Yesterday afternoon, I finished the light revision pass of section two of Calamity of So Long A Life, which is book one of Sunspin. The further adventures of the Before Michaela Cannon and her crew of antagonists and allies is off to first readers.
For this tranche, I wrote and lightly revised 72,800 words in the course of 52.5 hours. That’s over 36 calendar days, of which I worked 31 days. Time expended included a nontrivial amount of effort revising and poking at the outline, as well as the revision effort itself (approximately 6.75 hours). The total word count, 2/3 of the way through the draft, stands at 133,000 words, which jibes nicely with my estimate 180-200,000 words. My throughput in this revised process is 1,400 words per hour, which means that when I start working again on this project I can expect another 50 or so hours of effort to wrap this first draft.
I know some people are pretty critical of me reporting these numbers. A few people have been critical of me even tracking them.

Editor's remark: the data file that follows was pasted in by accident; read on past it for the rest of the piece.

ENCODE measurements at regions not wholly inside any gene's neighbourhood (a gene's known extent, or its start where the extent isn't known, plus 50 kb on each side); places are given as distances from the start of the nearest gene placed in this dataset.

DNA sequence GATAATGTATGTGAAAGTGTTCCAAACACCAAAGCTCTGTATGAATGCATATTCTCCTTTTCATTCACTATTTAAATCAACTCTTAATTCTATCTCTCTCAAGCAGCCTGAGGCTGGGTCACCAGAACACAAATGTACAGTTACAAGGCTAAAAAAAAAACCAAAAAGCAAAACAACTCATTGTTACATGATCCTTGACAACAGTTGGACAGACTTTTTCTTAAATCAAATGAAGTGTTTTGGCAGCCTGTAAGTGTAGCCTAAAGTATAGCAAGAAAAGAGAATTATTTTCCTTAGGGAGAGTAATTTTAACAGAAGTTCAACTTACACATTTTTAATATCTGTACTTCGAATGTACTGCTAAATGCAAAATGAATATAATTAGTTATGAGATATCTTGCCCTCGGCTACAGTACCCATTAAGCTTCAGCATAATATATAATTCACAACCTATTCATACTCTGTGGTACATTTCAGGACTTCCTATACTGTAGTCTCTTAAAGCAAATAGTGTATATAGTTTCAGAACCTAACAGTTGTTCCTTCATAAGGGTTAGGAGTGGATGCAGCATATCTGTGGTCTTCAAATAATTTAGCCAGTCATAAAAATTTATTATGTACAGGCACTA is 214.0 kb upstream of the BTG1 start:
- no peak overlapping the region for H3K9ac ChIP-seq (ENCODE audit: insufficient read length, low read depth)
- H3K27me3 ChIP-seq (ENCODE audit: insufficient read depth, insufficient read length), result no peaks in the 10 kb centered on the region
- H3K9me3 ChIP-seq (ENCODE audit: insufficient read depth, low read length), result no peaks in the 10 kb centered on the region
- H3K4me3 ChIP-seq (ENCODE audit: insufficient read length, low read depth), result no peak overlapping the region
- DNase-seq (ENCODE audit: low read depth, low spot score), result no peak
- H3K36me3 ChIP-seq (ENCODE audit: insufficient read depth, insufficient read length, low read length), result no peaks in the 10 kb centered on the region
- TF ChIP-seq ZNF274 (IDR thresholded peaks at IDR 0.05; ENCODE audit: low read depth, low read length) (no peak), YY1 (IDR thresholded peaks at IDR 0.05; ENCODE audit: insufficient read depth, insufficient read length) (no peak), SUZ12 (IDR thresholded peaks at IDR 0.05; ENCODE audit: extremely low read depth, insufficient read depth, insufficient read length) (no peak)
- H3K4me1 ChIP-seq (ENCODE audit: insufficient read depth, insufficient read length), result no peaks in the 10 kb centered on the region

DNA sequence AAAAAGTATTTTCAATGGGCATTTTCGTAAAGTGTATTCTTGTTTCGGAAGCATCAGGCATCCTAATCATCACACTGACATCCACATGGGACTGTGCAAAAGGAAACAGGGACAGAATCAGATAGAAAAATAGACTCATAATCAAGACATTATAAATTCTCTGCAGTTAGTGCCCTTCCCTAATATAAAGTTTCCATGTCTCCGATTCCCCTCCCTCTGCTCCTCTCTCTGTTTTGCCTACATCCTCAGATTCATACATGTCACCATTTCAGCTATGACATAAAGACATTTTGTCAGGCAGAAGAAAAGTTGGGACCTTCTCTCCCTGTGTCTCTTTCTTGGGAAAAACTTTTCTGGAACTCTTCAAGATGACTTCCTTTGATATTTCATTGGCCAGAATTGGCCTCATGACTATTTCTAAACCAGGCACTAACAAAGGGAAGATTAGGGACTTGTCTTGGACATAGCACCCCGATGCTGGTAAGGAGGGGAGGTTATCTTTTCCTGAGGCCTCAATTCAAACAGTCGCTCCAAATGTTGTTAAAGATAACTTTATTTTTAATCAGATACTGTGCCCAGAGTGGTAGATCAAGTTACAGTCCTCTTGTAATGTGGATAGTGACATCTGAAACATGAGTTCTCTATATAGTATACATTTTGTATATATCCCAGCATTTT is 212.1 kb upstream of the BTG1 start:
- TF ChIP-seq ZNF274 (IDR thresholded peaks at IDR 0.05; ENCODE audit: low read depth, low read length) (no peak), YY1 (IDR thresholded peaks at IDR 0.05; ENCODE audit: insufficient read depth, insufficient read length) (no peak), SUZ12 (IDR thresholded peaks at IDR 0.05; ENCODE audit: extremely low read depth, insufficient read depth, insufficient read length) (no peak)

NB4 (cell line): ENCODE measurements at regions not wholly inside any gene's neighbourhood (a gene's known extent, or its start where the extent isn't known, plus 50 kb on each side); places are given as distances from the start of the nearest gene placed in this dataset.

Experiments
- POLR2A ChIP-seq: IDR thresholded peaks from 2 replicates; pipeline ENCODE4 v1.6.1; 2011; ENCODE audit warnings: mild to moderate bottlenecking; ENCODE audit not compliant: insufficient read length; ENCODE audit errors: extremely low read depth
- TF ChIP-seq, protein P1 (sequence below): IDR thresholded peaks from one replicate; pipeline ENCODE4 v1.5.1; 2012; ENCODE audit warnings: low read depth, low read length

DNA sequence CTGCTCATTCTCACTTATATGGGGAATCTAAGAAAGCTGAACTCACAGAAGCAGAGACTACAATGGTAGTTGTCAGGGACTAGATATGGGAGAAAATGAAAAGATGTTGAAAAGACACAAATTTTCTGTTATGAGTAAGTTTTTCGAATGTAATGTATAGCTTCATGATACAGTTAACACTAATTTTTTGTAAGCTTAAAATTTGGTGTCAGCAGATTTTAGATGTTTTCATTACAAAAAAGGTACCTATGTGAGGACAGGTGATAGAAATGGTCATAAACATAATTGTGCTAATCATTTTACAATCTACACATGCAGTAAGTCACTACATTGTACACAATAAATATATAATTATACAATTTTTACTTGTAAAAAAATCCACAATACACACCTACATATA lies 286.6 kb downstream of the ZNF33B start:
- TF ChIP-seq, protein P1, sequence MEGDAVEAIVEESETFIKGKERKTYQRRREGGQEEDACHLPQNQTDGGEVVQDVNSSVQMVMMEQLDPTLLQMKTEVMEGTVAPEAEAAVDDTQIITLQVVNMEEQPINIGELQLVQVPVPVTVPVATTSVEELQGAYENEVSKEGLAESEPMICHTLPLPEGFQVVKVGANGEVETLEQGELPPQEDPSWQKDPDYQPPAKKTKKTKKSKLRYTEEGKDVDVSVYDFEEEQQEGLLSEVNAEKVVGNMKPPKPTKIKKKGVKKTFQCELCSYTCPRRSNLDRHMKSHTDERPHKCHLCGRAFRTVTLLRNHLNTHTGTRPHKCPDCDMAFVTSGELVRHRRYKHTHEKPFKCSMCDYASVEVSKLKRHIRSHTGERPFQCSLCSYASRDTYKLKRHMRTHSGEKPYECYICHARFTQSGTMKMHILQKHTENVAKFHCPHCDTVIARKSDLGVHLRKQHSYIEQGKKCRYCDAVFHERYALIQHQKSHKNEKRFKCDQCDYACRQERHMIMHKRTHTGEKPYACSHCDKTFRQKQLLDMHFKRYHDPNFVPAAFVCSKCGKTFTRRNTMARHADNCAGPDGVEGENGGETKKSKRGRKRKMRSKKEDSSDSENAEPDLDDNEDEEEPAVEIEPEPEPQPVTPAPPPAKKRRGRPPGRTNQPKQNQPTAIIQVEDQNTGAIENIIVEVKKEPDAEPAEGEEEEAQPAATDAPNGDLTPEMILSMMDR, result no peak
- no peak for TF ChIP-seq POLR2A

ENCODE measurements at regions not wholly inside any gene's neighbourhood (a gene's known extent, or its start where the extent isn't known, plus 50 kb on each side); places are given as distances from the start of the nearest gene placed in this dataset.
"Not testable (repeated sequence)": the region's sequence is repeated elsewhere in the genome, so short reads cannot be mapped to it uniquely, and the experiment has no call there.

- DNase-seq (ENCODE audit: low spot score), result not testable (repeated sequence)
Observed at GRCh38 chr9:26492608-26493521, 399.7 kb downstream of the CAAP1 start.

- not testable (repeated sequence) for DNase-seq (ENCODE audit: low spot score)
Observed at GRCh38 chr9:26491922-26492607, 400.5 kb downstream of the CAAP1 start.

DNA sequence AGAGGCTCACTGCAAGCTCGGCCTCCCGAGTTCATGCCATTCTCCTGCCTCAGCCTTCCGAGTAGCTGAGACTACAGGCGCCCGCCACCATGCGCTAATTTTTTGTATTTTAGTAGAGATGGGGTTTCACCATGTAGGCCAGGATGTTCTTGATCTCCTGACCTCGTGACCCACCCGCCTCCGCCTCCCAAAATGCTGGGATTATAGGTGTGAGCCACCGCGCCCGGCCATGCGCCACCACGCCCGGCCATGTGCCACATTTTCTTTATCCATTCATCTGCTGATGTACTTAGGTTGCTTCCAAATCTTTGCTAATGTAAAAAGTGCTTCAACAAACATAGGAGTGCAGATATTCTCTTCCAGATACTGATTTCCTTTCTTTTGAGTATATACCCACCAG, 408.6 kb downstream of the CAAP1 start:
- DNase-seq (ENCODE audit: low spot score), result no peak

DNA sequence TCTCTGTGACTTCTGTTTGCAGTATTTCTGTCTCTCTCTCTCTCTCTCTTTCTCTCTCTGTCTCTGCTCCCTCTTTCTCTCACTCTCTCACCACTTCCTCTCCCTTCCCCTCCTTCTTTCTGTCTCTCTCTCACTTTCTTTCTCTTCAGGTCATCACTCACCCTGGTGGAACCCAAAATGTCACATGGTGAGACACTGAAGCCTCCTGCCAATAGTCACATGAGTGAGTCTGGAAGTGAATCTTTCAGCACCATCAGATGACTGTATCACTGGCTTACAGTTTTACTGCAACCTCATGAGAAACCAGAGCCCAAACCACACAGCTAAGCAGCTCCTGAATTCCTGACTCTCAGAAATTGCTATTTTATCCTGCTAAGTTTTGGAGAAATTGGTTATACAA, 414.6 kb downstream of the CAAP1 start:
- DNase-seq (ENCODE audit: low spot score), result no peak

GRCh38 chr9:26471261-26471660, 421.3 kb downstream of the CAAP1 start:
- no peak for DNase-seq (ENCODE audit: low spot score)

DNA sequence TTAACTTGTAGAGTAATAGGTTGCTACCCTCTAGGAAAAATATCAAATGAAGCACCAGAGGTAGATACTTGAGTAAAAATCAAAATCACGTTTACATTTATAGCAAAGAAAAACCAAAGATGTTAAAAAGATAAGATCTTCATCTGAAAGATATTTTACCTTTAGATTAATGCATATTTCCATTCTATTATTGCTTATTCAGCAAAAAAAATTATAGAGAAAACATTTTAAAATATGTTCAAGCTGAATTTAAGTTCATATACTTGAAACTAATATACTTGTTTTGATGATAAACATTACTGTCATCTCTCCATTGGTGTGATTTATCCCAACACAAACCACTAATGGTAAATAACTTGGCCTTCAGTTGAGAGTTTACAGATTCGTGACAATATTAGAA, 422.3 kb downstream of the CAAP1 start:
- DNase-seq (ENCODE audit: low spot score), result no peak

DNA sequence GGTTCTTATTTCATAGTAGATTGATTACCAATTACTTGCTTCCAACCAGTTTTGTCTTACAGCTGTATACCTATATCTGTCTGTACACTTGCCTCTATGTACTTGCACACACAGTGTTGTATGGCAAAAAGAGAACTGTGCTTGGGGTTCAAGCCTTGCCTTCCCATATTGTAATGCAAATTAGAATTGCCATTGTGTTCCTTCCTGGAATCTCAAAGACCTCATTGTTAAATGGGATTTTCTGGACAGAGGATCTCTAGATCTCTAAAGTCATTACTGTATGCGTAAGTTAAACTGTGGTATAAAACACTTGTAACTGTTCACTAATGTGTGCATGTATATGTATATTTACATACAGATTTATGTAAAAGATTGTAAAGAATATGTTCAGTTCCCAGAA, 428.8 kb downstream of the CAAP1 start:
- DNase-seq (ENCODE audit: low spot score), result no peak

Tracking these statistics just part of my process. By evaluating my throughput, I can size future work efforts and plan my time. This is how I know it will take me 5-7 more working months to finish this project in first draft. That’s not a guess or a hope, it’s a projection drawn from existing baseline data. As a working professional, it’s crucial for me to know what dates I’m going to hit.
Reporting these statistics is perhaps a more arguable act. The arguments I get run along the lines of “You’re intimidating other writers” or “You’re misleading other writers into thinking this is how it should be done”. Really, this is my accountability to myself. If I report in public every day on the state of my work, I have a strong incentive to keep working.
With rare exceptions, everything I say about writing is descriptive rather than prescriptive. When I talk about my productivity and my work, that’s all I’m talking about. My productivity, my work. I would hope that anyone paying sufficient attention to my blog to know what I have written and how I’ve been writing it would be inspired rather than intimidated or misled. This is how I inspire myself.
Meanwhile, Sunspin marches on. As previously mentioned, I’m laying the project aside for several weeks to knock out some short fiction efforts and then revise Kalimpura, which I owe to casacorona by June. So my poor characters shall wait within their wells of tension until I return with my bucket of words to once more draw them out into the light of story.